May 16, 2017
At first glance, the oxbow doesn’t appear to be a good bluegill lake. There’s no visible cover. The bait-shop proprietor assures us, however, the bream fishing is excellent, especially now during the spring spawn.
“The secret,” he says, “is finding shell beds where bluegills nest. Take a cane pole with you, go toward the middle of a cove, and use the pole’s butt to poke the lake bottom. When you feel something crunchy and hard, that’s a shell bed. Fish there.”
My friend Lewis Peeler and I follow the man’s advice. Soon after we start our probing, the squishy feel of mud becomes the crunchy feel of shells—piles of small, white snail shells littering the bottom. I glance at the fish-finder, which up to now has shown nothing but a flat, fish-barren bottom. Dozens of fish-shaped blips fill the screen.
We anchor, and Lew casts a cricket weighted with a split shot. By the time I bait my hook and cast, he’s reeling in a dandy bluegill.
“They’re right where he said they would be,” he remarks. “And it looks like there are plenty of them.”
In two hours, we catch 78.
This unconventional method for finding bluegill beds has served me well on many lakes. These popular panfish prefer nesting on firm, not muddy, substrate, and a cane pole can help quickly locate shells, gravel or hardpan bottom where nests are likely concentrated.
Long ago, Lewis’ mother and older brothers taught him another unusual method for finding bluegill beds.
“Fishermen find spawning bream many ways,” he says. “Sometimes you can see their fins or the swirls they make. Some folks use their ears and listen for smacking sounds made by fish sucking bugs from the surface or beneath lily pads. My way is different. I use my nose.”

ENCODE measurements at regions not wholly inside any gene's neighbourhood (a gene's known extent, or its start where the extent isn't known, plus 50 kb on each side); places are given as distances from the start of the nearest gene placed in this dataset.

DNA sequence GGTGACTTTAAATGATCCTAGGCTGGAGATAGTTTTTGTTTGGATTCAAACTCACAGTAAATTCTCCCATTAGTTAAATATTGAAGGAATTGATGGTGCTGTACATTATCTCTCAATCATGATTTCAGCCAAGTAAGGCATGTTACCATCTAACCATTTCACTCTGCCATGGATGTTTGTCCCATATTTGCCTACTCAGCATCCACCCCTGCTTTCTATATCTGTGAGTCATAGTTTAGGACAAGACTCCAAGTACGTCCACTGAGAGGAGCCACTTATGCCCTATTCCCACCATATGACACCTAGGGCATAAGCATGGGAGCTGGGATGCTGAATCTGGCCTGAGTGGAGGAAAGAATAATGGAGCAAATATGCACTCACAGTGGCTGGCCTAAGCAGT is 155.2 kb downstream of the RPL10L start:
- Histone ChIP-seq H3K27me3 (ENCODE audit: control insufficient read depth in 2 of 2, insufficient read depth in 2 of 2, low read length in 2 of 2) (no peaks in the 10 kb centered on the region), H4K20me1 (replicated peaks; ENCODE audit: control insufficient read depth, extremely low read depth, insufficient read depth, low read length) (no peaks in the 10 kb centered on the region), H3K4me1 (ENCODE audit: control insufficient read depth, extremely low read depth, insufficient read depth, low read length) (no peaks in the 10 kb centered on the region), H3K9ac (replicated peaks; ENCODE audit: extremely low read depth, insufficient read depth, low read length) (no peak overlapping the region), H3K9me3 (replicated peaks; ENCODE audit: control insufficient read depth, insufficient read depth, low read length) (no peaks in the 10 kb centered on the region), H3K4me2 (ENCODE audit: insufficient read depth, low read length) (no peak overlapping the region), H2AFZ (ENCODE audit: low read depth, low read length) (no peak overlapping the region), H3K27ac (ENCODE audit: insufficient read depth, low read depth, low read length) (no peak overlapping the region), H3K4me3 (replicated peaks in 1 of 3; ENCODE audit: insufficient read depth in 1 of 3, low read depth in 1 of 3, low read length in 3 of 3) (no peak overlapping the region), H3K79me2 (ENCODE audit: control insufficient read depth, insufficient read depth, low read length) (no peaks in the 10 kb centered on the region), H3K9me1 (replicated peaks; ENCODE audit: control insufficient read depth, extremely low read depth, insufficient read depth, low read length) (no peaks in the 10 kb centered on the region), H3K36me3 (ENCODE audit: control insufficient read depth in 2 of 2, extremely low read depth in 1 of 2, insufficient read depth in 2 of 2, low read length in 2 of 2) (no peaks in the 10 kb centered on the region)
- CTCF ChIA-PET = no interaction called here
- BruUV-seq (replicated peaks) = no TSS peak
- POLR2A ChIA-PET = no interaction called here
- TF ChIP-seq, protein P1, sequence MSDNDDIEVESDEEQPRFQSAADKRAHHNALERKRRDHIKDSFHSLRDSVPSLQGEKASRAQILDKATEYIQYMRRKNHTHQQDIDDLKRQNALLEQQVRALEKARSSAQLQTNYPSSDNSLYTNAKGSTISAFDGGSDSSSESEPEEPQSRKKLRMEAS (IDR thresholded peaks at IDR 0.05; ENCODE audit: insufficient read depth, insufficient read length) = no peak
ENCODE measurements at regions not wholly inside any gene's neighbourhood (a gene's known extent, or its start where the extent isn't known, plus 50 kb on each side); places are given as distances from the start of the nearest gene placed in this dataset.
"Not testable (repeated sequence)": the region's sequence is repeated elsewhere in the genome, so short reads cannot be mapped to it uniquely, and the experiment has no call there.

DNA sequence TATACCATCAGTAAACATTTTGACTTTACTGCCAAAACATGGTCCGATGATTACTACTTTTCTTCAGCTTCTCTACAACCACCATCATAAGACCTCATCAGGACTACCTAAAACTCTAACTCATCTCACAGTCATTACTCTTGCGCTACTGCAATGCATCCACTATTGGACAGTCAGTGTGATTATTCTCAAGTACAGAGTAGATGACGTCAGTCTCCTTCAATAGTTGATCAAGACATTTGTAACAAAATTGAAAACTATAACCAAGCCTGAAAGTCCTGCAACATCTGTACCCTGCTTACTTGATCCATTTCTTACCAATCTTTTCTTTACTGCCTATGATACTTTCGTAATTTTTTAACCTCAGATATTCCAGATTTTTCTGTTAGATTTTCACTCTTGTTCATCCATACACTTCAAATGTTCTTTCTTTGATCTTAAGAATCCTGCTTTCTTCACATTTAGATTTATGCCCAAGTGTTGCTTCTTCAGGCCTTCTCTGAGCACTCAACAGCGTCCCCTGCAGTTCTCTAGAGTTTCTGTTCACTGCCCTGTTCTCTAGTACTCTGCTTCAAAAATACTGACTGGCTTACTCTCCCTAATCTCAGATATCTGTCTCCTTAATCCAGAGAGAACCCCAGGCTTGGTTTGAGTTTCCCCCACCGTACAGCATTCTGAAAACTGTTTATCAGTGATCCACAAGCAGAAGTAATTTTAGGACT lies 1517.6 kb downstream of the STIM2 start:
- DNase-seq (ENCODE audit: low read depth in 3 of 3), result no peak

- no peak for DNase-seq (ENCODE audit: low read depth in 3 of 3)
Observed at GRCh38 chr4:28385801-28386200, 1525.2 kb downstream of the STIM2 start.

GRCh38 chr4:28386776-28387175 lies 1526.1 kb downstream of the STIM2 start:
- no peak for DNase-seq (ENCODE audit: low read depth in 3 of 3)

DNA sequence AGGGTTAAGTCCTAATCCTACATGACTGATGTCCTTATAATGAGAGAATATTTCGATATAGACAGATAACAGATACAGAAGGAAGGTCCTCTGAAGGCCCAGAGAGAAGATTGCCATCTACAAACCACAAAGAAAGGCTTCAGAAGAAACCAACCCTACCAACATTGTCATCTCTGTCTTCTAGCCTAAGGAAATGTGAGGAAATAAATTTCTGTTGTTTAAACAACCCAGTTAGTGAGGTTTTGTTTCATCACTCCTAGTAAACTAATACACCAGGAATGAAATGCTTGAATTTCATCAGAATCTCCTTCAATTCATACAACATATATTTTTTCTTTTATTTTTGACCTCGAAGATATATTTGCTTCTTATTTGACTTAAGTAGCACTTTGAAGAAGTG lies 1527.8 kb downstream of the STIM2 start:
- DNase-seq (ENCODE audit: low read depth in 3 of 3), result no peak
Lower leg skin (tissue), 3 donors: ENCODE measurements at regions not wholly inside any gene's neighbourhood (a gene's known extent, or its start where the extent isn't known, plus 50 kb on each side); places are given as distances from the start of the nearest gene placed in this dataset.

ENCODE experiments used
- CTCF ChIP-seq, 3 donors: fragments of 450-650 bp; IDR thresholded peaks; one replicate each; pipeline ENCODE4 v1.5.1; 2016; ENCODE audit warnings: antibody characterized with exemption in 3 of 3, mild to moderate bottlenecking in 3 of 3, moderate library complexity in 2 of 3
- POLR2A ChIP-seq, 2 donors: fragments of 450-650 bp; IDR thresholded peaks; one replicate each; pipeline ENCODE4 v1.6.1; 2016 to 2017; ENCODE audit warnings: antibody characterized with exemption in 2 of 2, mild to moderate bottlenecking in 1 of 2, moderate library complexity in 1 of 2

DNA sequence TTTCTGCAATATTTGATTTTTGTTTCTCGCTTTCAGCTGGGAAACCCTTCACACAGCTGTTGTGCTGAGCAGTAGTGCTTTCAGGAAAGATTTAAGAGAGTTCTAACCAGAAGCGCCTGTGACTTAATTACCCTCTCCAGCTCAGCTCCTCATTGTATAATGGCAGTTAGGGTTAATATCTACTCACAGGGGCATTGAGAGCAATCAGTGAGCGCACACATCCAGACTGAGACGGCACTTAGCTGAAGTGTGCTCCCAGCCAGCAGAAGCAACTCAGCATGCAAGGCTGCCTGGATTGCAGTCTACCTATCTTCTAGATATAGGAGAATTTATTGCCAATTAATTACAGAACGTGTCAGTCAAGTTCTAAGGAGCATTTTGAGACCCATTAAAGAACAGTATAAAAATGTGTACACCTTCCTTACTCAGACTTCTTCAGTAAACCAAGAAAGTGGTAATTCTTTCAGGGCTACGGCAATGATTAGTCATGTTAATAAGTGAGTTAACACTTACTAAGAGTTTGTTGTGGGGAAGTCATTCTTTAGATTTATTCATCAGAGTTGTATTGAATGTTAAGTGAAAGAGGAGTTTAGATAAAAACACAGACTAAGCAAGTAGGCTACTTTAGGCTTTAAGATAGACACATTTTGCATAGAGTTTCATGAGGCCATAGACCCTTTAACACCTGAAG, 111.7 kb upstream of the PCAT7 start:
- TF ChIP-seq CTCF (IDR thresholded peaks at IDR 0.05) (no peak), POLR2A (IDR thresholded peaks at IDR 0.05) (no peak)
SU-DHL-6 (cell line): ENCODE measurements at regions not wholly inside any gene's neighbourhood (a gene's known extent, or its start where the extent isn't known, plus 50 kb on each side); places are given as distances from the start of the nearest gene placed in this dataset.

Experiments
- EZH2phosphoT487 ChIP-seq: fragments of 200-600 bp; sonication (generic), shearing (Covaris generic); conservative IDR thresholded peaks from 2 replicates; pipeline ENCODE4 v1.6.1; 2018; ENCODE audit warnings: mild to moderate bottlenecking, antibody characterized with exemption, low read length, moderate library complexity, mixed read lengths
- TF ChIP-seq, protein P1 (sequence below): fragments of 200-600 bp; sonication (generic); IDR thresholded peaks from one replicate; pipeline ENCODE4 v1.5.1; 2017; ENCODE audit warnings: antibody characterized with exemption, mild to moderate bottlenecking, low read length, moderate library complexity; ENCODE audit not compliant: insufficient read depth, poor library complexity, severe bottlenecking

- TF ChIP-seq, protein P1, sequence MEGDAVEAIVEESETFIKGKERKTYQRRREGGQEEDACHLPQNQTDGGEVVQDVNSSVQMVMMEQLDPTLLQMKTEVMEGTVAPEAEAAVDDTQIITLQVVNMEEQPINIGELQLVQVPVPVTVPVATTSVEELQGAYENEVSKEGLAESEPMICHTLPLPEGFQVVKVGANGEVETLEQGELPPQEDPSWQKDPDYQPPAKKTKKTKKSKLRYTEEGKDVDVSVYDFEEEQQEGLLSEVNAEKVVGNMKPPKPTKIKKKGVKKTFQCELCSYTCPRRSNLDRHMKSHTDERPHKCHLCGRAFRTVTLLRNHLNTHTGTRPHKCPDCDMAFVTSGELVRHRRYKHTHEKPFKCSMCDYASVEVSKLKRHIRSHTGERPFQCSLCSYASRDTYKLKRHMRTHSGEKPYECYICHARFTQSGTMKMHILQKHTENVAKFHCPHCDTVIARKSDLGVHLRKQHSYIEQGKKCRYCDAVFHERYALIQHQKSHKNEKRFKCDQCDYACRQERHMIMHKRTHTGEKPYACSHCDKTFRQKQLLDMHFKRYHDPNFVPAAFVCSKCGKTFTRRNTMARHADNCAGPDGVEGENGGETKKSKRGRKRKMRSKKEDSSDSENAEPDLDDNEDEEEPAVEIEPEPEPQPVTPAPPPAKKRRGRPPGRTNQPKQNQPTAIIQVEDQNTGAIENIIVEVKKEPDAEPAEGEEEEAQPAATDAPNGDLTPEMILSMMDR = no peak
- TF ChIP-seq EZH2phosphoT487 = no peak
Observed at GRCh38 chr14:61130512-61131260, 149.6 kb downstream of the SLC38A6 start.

According to Peeler, wherever bluegill nests are concentrated, the air carries a distinctive, fishy odor. Anyone with a normal sense of smell can learn to zero in on that musty aroma and find big beds holding scores of good-eating panfish.
Looking for a tasty bluefish recipe? Check out “Fish Recipe: Bluegill Po' Boy with Curry-Lime Mayo Spread.”
“I start by looking for shallow flats or long sloping banks where the fish are likely to spawn,” he says. “When I detect the smell of the beds, then I look for an oily film on the water. It looks like someone spilled a little gasoline in the water. The two together—the oil slick and the smell—are a sure sign bream are bedding there.”
Wearing polarized sunglasses, Peeler now looks for “honeycombs” of nests, which appear as groups of circular depressions on the bottom. If the water is clear enough, individual fish may be seen swimming above each nest. If not, Peeler drops a bait in first one place then another until he pinpoints concentrations of fish.
“I typically fish with an 11-foot Buck’s Graphite Jig Pole from B’n’M Pole Company,” Peeler says. “I rig up light and never use a swivel. I tie on a long-shank cricket hook and the smallest split shot that will slowly sink a cricket. I prefer a small peanut cork and put the split shot four to six inches above the hook. As the split shot goes down, the cricket slowly follows.
“Most bream beds on the lakes I fish are on a firm sandy or gravel bottom,” he continues. “I start fishing in places like that and keep moving until I catch big dark-colored male fish guarding the beds.”
Where Peeler fishes, bluegills often spawn in extremely shallow water in places inaccessible by boat. When that’s the case, he may leave his boat and wade-fish.
“Sometimes the fish are just out of reach and the only way to reach them is to wade,” he notes. “My brother taught me this method when I was a kid. Using long poles or ultralight spinning outfits, we waded through water that varied from knee deep to waist deep as we hunted for bull bream on their beds. When one of us caught one, the other would come over, and we would work that bed together. We found some of the largest beds I’ve ever seen while fishing this way. If you move slowly and try not to disturb the fish too much, chances are good you could land 100 or more big bream in just a short time.
“Fishing like this can be habit forming,” Peeler concludes. It’s one of the best reasons to spend a day on the lake.”